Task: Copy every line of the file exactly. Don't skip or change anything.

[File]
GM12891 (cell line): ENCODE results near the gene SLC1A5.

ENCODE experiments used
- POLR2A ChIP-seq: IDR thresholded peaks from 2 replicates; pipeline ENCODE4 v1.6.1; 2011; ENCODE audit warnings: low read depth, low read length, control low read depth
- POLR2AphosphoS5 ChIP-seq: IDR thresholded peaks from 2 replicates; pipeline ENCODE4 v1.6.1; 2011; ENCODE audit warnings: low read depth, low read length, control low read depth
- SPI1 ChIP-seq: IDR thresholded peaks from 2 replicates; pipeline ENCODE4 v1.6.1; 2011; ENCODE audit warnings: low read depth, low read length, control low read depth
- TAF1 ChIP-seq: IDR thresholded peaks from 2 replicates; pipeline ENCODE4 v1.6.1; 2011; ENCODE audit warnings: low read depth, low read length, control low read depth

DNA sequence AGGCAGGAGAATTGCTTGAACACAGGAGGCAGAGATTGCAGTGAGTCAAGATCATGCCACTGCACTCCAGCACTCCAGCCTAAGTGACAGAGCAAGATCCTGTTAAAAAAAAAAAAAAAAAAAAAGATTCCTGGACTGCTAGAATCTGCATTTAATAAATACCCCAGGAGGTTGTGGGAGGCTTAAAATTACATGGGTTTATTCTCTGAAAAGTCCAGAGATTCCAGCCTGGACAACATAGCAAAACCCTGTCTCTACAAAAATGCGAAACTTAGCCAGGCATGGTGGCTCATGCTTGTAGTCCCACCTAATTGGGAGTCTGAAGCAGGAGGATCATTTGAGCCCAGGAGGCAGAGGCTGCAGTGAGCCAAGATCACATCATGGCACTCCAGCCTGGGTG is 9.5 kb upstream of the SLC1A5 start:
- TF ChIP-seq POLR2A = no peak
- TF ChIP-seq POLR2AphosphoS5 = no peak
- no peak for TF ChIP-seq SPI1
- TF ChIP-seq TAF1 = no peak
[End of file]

GM12891 (cell line): ENCODE results near the gene SLC1A5.

ENCODE experiments used
- POLR2A ChIP-seq: IDR thresholded peaks from 2 replicates; pipeline ENCODE4 v1.6.1; 2011; ENCODE audit warnings: low read depth, low read length, control low read depth
- POLR2AphosphoS5 ChIP-seq: IDR thresholded peaks from 2 replicates; pipeline ENCODE4 v1.6.1; 2011; ENCODE audit warnings: low read depth, low read length, control low read depth
- SPI1 ChIP-seq: IDR thresholded peaks from 2 replicates; pipeline ENCODE4 v1.6.1; 2011; ENCODE audit warnings: low read depth, low read length, control low read depth
- TAF1 ChIP-seq: IDR thresholded peaks from 2 replicates; pipeline ENCODE4 v1.6.1; 2011; ENCODE audit warnings: low read depth, low read length, control low read depth

DNA sequence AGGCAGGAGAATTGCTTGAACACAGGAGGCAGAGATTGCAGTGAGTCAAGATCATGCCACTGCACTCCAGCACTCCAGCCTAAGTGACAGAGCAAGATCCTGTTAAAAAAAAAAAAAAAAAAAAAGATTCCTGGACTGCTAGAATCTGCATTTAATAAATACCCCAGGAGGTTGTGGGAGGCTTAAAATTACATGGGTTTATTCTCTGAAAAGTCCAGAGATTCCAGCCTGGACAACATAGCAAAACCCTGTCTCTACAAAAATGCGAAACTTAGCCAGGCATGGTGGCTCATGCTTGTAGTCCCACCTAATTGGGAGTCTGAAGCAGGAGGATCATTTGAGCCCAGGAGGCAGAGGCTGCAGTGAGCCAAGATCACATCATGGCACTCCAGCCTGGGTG is 9.5 kb upstream of the SLC1A5 start:
- TF ChIP-seq POLR2A = no peak
- TF ChIP-seq POLR2AphosphoS5 = no peak
- no peak for TF ChIP-seq SPI1
- TF ChIP-seq TAF1 = no peak